“For my thoughts are not your thoughts, neither are your ways my ways,” declares the LORD. – Isaiah 55:8
If you have been reading this blog for any time, you know that many of my stories are based on “Murphy’s Law,” (“Anything that can go wrong, will.”) – and on Romans 8:28 (“And we know that in all things God works for the good of those who love him, who have been called according to his purpose.”) When we see everything going “wrong” and later find out “it’s all good,” we have the privilege of gaining “divine perspective.” I have come to the conclusion that if there is a Murphy, he’s an angel whose assignment is to keep us all humble, patient, and grateful.
I had one of those “Murphy days” Monday. The schedule was – I thought – a simple one: Stop by the hospital for a blood draw at 8:30, proceed to another appointment about 10 minutes away at 9:15, then get home in time to grab coffee/breakfast/brunch with my daughter Kelly before she left to go back to her home town. The only negative in my day was that I had to fast for the blood draw. But I figured that would make breakfast with Kelly all the sweeter.
Then Murphy showed up.
I realized on the way that I had forgotten my cell phone, but going back for it would put me behind on everything, so I proceeded to the hospital.
Stuck in the waiting room with no cellular diversions, I did physical therapy on my hands and tried to focus on prayers. As the minutes ticked by, I felt the stress/impatience growing, and my prayers centered on my attitude. (Since my earrings displayed the words “Amazing Grace,” I didn’t want to deny that grace by acting like a jerk.)
I’m not sure what the hold-up was; I was puzzled to see one or two nurses standing around the lab, looking bored. After about a half hour, I went to the window to reschedule. I was told if I could stay just a little longer … I said I couldn’t, I had another appointment. (I didn’t want to be charged for a missed appointment, through circumstances beyond my control.) They said I could come back later.
As I drove past my street, I thought wistfully of how I had looked forward to grabbing a cup of coffee on my way to my second appointment, but then realized that because of the fasting order I probably shouldn’t, anyway.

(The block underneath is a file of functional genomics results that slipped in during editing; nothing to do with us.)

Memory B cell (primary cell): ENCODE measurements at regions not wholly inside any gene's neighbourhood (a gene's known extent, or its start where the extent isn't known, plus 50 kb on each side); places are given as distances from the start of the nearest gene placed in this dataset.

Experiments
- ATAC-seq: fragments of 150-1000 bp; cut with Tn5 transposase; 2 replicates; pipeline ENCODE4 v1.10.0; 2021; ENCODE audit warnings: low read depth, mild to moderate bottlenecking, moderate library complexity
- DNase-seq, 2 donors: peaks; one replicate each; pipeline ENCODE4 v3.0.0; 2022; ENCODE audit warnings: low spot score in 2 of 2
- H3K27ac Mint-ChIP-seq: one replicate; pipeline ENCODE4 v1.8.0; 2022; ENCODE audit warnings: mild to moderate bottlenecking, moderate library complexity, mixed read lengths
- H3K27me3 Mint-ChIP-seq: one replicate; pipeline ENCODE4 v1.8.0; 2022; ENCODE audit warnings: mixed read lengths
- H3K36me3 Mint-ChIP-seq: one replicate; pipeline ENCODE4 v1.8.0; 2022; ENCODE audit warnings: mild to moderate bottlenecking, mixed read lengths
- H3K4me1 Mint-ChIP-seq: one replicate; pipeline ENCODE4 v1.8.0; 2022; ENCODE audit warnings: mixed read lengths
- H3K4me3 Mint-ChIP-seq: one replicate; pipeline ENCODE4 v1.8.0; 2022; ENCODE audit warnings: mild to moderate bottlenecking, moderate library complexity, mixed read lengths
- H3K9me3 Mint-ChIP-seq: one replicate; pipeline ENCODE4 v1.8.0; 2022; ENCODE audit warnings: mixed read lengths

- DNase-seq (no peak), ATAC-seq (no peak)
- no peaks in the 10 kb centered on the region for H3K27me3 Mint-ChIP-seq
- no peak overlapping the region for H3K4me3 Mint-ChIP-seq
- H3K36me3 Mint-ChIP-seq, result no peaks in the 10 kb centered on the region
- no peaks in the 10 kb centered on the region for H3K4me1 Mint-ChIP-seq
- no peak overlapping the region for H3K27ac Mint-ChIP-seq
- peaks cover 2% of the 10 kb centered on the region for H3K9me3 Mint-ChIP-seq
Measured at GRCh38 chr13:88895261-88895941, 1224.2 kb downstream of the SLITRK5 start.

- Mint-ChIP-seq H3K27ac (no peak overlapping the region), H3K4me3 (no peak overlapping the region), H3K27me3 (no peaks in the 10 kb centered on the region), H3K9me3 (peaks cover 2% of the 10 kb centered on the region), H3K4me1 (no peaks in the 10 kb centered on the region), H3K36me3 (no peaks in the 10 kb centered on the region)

Arriving at my second appointment, still without a phone to call from the parking lot as requested, I went in and waited for the receptionist to get off the phone. I was seated, waited in the waiting room, waited in the examining room, had my exam, and hurried back to the hospital.
By that time there were zero parking spots, and as I joined the other cars circling like vultures, I saw a man get into his car. I sat with my blinker on, waiting for him to leave but after a few minutes realized he was reading over all his paperwork. After another quick prayer for my attitude, I walked over and tapped on his window.
“Excuse me, are you leaving?” I asked – smiling. He said “Yes,” apologetically, I said “Thanks,” and he pulled out.
Back at the lab, the waiting room was full. Not wanting to be “that person,” I nevertheless asked as sweetly as I could if I had been placed at the end of the line again …
More prayers for patience, followed by a couple of pleasant conversations with others who were waiting. One of them let me borrow her phone to send Kelly a message. The other said she liked my earrings.
At about 11:00 I was called back and sat in the little room there waiting for the blood draw. After a few more minutes of fantasizing about coffee and listening to my stomach growl, the nurse came in and said, “Take off your face covering.”
I gladly removed it. “Um … why?” I asked, confused. The nurse laughed.
“I can’t get to your nose through it.” … My nose?
Next thing I knew I had a long stick up my nose, as I told her I was there for a blood draw, not a Covid test!
She glanced at the chart, said, “Your chart says ‘Covid test,'” and shoved a second stick up the other nostril.
(Now I was REALLY praying for my attitude.)
“No, I’m hear for a blood draw. It was supposed to happen at 8:30 this morning. And I haven’t had any food – or coffee – today,” I added with mock desperation. We both chuckled.
“Uh-oh,” said the nurse, “are you gonna get mean?”
I smirked. “If I do, just know it’s not you, it’s me,” I warned. She left to talk to my doctor.
[More waiting. More prayers. More attitude work.]
At last I got the blood draw, and after some joking around, I told her I was a writer, and opined that “If everything always went as planned, what would I write about?” She laughed and asked about what I wrote. I ended up leaving her one of my cards – which I wouldn’t have dared to do if I had let my impatience turn me into a seething monster.
As I drove home, I was thinking blissfully, at long last my morning (barely) coffee was merely blocks away!
But Murphy …
As the funeral procession passed, I pulled over to pay my respects. And wait some more …
OK, Murphy, I get it. There are people in those cars having a way worse day than I’m having.
Now I was finally praying for someone besides myself. And as my thoughts and prayers went out to the mourners and on to the horrific things happening all over the world, I knew how blessed (SPOILED) I am.
Prayer: Father, help us to focus beyond our own needs and wants. We know that You have promised to supply all our needs according to Your glorious riches in Christ Jesus,* and that if we delight in You, You will give us the desires of our hearts.** Help us to step beyond ourselves and use the power of prayer You’ve given us to impact the world in a significant way, in Jesus’ name. Amen.
*Philippians 4:19 ** Psalm 37:4